Another issue is what to label. For example, should you label a whole pedestrian, just the head, or just the face? What if it is a crowd of people - should you label all of them? Currently we leave these decisions up to each user. In this way, we hope the annotations will reflect what various people think are ``natural'' ways to segment an image. A third issue is the label itself. For example, should you call this object a ``person'', ``pedestrian'', or ``man/woman''? An obvious solution is to provide a drop-down menu of standard object category names. However, we currently prefer to let people use their own descriptions, since these may capture some nuances that will be useful in the future. We have incorporated WordNet [7], an electronic dictionary, to extend the LabelMe descriptions. We can now query for objects at various levels of the WordNet tree. Figure 6 shows examples of queries for superordinate objects. Very few of these examples were labeled with the superordinate label, but nonetheless we can find them.

For more details, please refer to [5] or visit the project page: http://labelme.csail.mit.edu.

Figure 1: A screenshot of the labeling tool in use. The user is shown an image along with possibly one or more existing annotations, which are drawn on the image. The user has the option of annotating a new object by clicking along the boundary of the desired object and indicating its identity, or editing an existing annotation. The user may annotate as many objects in the image as they wish.

Figure 2: Examples of annotated scenes. These images have more than 80% of their pixels labeled and span multiple scene categories. Notice that many different object classes are labeled per image.

Figure 3: Evolution of the online annotation collection over time. Left: total number of polygons (blue) and descriptions (green) in the LabelMe dataset as a function of time. Right: the number of new descriptions entered into the dataset as a function of time. Notice that the dataset has steadily increased while the rate of new descriptions entered has decreased.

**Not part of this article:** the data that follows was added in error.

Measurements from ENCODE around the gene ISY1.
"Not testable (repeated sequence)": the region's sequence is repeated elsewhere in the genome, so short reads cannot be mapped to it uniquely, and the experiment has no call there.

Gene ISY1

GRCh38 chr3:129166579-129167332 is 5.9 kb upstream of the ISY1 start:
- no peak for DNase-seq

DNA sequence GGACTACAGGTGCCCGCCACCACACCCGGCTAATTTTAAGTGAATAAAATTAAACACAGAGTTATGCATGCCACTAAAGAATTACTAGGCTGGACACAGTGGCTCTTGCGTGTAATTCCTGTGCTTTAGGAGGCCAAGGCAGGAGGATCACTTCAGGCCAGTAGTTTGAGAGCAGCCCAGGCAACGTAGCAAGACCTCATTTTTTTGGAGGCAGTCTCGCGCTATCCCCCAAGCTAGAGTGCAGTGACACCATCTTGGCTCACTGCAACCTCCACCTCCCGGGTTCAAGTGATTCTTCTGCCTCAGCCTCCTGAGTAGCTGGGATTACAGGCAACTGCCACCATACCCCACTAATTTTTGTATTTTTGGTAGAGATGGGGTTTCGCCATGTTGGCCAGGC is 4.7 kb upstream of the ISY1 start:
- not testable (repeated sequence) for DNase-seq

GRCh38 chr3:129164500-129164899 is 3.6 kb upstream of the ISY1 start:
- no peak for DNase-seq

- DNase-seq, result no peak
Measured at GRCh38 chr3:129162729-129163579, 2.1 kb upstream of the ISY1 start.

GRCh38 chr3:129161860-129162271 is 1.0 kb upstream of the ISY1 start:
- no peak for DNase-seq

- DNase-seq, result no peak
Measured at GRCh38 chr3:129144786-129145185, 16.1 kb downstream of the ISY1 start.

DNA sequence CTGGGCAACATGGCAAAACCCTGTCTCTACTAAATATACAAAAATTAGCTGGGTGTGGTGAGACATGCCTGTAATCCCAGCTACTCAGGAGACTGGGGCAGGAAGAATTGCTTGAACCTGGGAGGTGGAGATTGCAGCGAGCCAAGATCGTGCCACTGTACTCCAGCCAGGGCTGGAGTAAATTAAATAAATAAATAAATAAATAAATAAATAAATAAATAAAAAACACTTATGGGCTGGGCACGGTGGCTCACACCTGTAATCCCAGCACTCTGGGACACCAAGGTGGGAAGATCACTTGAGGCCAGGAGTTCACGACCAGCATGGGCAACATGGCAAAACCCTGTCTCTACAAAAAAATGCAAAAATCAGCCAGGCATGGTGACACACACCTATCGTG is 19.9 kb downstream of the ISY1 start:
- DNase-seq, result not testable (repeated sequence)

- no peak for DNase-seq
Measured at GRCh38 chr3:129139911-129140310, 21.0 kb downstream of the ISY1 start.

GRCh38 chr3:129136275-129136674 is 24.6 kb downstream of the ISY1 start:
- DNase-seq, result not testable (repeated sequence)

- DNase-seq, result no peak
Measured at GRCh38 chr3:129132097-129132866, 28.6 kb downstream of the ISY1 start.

Figure 4: Image crops of labeled objects and their corresponding silhouette, as given by the recorded polygonal annotation. Notice that, in many cases, the polygons closely follow the object boundary. Also, many diverse object categories are contained in the dataset.

Figure 5: Illustration of the quality of the annotations in the dataset. Foreach object we show three polygons depicting annotations corresponding to the 25th, 50th, and 75th percentile of the number of control points recorded for the object category. Therefore, the middle polygon corresponds to the average complexity of a segmented object class. The number of points recorded for a particular polygon appears near the top-left corner of each polygon. Notice that, in many cases, the object's identity can be deduced from its silhouette, often using a small number of control points.

Figure 6: Superordinate object label queries after incorporating WordNet. Very few of these examples were labeled with the superordinate label (the original LabelMe descriptions are shown below each image). Nonetheless, we are able to retrieve these examples.

Research Support:

Financial support was provided by the National Geospatial-Intelligence Agency, NEGI-1582-04-0004, and a grant from BAE Systems. Kevin Murphy was supported in part by a Canadian NSERC Discovery Grant.


[1] A. Torralba. Contextual priming for object detection. International Journal of Computer Vision, 53(2):153-167, 2003.

[2] L. Fei-Fei, R. Fergus, and P. Perona. A Bayesian approach to unsupervised one-shot learning of object categories. In Proc. ICCV, 2003.

[3] Luis von Ahn and Laura Dabbish. Labeling images with a computer game. In Proc. SIGCHI conference on Human factors in computing systems, 2004.

[4] Flikr. http://www.fickr.com.

[5] B. C. Russell, A. Torralba, K. P. Murphy, and W. T. Freeman. LabelMe: a database and web-based tool for image annotation. Technical report, MIT AI Lab Memo AIM-2005-025, 2005.

[6] D.G. Stork. The Open Mind Initiative. IEEE Intelligent Systems and Their Applications, 14-3, 1999, pages 19-20.

[7] C. Fellbaum. Wordnet: An Electronic Lexical Database. Bradford Books, 1998.